1. The Information Technology (Reasonable Security Practices and Procedures and Sensitive Personal Data or Information) Rules, 2011 (discussed further below) – which: (1) require entities holding sensitive personal information of users to maintain certain security standards, as well as (2) specify and prescribe security standards for personal information stored electronically.
  2. Following the 2008 Amendment (especially with respect to providing an exemption to intermediaries from liability for any third-party information), the Information Technology (Intermediaries Guidelines) Rules, 2011 (the “2011 Rules”) were framed – which provided due diligence requirements for intermediaries, prohibited content of a specific nature on the internet, and required intermediaries such as website hosts to block such content.

Subsequently, the Information Technology (Intermediary Guidelines and Digital Media Ethics Code) Rules, 2021 (the “2021 Rules”) were notified in February 2021, replacing the 2011 Rules. Key changes under the 2021 Rules included additional due diligence requirements for certain social media intermediaries, and a framework for regulating the content of online publishers with respect to news and current affairs, as well as curated audio-visual content. The 2021 Rules were further amended in 2022.

Earlier this year, India’s Ministry of Electronics and Information Technology (“MeitY”) published draft amendments to the revised 2021 Rules on its website with respect to due diligence by an intermediary under Rule 3, inviting feedback from the public. More recently, MeitY notified the Information Technology (Intermediary Guidelines and Digital Media Ethics Code) Amendment Rules, 2023 (the “2023 Amendment Rules”) – which amended the 2021 Rules further, and especially in terms of: (a) online gaming; (b) due diligence by intermediaries – including social media, significant social media, and online gaming intermediaries, respectively; as well as (c) grievance redressal. The 2023 Amendment Rules came into effect on April 6, 2023.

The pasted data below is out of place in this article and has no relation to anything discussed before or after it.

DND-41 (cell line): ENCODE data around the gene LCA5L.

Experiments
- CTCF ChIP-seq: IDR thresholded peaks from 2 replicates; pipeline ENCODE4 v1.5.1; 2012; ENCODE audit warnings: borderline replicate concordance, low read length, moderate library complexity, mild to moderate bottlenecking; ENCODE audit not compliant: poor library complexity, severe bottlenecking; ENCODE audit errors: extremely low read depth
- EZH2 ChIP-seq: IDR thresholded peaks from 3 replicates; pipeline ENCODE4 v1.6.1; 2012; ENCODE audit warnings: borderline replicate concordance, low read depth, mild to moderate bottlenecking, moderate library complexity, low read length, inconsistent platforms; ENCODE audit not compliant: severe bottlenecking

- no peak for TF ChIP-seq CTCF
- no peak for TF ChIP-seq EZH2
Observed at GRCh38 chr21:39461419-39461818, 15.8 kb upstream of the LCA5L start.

Other rules under the IT Act include the following (in addition to the ones mentioned above):

  1.  The Information Technology (Guidelines for Cyber Cafe) Rules, 2011 – which require cybercafés to: (1) register with a registration agency, (2) identify users and maintain a log of identity of such users, as well as (3) maintain records of their internet use.